Established in 2015, Wellbeing Teams was set up by Helen Sanderson and based on the Buurtzorg model of self-managing ‘neighbourhood teams’ in the Netherlands. CMM covered Buurtzorg in Business Clinic in 2015.
Helen explained why she started Wellbeing Teams, ‘Over 20 years as a trainer and consultant, I have been immersed in a world of person-centred practices, one-page profiles, personalised care and support planning, personalisation, person-centred reviews and Working Together for Change. I feel like I have made offers of different ways of working, and helped to show what these could look like in practice.
‘In setting up Wellbeing Teams, I want to demonstrate what these practices can actually look like in teams supporting people living at home.’
What are Wellbeing Teams?
Wellbeing Teams are small, neighbourhood, self-managed teams. Comprising no more than a few people, teams work locally to be flexible and responsive to an individual’s needs, focusing on people’s outcomes and building up support networks.
With homecare workers under increasing pressure, Helen identified a need to change the way services were delivered for the benefit of the people using the service and those delivering it. Helen continued, ‘The challenge was to create a different way of delivering support for people at home that is truly person-centred, where they have choice and control, and it’s delivered by an engaged, happy workforce. Having choice and control matters to our Wellbeing Workers as well as people using services, and having friends at work is critical to productivity and happiness. That is why we build choice, control and relationships into the DNA of Wellbeing Teams.’
The structure of the teams means it removes certain layers of management, reduces costs and keeps decision-making close to the individual. Wellbeing Workers are fully trained on self-management processes and have a team coach and buddy system. Teams are supported to use their judgement whilst also undertaking their core responsibilities.
Helen explained, ‘Each team has a coach to support them, and a buddy. The team meets every week to share information, address any issues and support each other. The team shares the roles needed, and they choose their roles based on their strengths. They then develop their rota/schedule together after the meeting.’
Wellbeing Teams have six core values: compassion, responsibility, collaboration, curiosity, creativity and flourishing. Helen explained, ‘Central to this is the context in which the teams operate and most importantly, the headline purpose of the team is to support and connect people with their community.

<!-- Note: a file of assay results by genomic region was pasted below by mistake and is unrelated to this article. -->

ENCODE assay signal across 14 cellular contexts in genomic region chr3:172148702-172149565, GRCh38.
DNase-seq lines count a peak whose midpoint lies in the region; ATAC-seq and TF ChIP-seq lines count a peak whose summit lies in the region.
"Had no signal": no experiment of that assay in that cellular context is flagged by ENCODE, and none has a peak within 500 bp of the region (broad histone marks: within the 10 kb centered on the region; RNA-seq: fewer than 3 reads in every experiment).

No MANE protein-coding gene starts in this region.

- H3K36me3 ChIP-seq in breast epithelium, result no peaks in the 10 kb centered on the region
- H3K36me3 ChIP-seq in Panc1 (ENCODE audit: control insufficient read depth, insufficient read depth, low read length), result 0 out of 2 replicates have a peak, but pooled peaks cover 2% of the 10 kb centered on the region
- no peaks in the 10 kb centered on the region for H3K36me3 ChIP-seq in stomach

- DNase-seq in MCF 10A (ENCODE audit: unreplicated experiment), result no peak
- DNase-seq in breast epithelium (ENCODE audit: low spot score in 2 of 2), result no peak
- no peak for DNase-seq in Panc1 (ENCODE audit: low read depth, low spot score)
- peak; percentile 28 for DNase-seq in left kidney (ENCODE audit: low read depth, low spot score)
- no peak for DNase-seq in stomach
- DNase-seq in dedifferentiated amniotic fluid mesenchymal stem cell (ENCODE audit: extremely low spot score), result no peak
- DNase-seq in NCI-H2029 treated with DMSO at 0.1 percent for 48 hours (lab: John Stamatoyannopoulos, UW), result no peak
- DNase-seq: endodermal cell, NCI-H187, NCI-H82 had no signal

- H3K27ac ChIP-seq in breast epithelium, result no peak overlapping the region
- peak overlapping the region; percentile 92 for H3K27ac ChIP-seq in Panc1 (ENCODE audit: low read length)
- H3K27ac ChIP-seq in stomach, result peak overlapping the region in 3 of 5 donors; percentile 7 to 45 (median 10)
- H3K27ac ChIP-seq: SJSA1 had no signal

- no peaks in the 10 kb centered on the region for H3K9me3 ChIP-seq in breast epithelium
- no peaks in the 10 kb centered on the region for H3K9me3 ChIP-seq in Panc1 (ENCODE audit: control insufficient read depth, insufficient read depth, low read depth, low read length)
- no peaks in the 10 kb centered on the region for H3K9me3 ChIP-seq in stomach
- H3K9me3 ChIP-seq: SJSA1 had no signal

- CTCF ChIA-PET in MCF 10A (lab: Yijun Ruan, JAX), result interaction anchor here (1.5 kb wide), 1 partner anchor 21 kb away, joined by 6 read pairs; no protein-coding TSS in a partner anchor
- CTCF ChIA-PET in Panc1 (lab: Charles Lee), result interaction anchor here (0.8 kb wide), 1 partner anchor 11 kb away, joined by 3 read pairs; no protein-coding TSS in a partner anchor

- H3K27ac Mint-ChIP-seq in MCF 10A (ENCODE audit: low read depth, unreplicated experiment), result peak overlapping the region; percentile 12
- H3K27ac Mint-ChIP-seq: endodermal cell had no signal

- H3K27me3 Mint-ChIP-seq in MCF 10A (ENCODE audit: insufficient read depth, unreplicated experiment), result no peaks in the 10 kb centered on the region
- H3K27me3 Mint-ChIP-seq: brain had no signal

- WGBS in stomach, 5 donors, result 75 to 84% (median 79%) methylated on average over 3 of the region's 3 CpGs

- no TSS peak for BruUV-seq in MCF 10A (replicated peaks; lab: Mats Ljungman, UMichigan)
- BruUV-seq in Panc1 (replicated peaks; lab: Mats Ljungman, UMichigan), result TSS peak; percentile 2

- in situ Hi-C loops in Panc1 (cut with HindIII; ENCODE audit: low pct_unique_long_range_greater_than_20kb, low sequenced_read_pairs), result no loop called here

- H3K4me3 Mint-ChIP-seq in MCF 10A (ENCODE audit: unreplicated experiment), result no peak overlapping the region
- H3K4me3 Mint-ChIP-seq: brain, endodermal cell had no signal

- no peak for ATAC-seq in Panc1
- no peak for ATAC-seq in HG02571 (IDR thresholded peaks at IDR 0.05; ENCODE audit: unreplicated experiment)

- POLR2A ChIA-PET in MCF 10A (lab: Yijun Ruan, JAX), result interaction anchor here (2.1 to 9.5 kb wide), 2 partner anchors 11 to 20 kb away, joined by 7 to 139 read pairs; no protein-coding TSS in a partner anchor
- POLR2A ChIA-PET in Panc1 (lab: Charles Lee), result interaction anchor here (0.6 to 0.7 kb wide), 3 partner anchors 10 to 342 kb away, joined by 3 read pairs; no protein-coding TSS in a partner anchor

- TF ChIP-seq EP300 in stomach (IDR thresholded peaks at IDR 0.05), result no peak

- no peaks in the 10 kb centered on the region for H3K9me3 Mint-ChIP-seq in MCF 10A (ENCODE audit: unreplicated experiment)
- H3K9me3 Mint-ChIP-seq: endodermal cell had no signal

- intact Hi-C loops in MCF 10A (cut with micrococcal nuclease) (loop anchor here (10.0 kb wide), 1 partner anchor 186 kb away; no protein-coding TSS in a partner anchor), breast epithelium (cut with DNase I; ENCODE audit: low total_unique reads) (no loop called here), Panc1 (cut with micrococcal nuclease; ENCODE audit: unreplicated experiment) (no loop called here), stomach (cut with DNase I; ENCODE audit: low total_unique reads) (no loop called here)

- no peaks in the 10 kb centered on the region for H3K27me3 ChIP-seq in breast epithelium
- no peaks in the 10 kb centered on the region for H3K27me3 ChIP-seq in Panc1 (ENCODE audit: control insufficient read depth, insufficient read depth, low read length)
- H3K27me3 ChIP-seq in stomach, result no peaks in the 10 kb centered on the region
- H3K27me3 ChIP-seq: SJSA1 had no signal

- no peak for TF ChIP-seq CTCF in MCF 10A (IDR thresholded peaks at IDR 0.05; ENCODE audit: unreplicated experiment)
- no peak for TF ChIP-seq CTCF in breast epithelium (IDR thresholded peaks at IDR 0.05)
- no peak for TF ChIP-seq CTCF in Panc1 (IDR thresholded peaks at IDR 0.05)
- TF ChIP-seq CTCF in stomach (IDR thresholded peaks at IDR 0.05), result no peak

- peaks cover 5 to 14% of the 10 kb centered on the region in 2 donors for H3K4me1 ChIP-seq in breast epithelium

‘Teams are built on the following: Relationships are everything; Wellbeing; Person-centred support; Bringing our whole selves to work; Appreciation and feedback; Taking risks and learning; Celebrating; Trust; and Openly sharing information.’
Helen added, ‘Aligning values and practice is a key step in enabling a coherent and stable team culture to evolve.’
The Wellbeing Teams work closely with the people they support, use person-centred thinking tools and one-page profiles to learn what matters to each person and share this information. Helen continued, ‘People choose what they want support with (their outcomes and priorities), how they want to be supported, when and where. We enable them to choose their team too, either through looking at the team’s one-page profiles or a three-minute film of a team member introducing themselves.’
This enables the teams to deliver outcomes and not tasks, working flexibly and proactively to achieve the individual’s wishes. Teams focus on self-care, assistive technology, family, friends and wider circles of support to link the individual with their local community, to support them to be active in their local area, reduce the risk of isolation and delay the need for paid support. Being very local, the team is familiar with its local community and able to make connections. Once these avenues have been explored, Wellbeing Workers are able to deliver any outstanding, unmet support needs.
Wellbeing Teams work with commissioners and other care and support providers to deliver the model. They are currently working with Wigan Council and moving forward with Thurrock Council, Trafford Council and Oxfordshire County Council in the coming months. Helen added, ‘By the Autumn, we should have 11 teams up and running, across five local authorities.’ They are also working with providers, Care Unbound and Making Space.
Helen continued, ‘We want to expand and scale in a measured way. We are introducing Trusted Assessors into our teams, and expanding how we use technology as well as building on community assets. We also want to support people in different situations and with different needs. We are already supporting people with learning disabilities, and would love to support more individuals and families.
‘We are in discussions with a national charity about teams to support people with long-term conditions, and with a GP surgery to show what a Wellbeing Team based within a GP’s surgery could look like. We are looking at teams that will have health colleagues in as well, and we have just recruited our first occupational therapist.’
Wellbeing Teams are looking to offer the wider system solutions to help people get home and stay at home. This work can be undertaken in partnership with Community Circles, which brings teams together around the individual.
Helen finished, ‘Our vision for the future and offer to commissioners includes working as part of multi-disciplinary teams in home from hospital support; with GP practices; as part of a Virtual Ward; and as part of a hospice at home team.’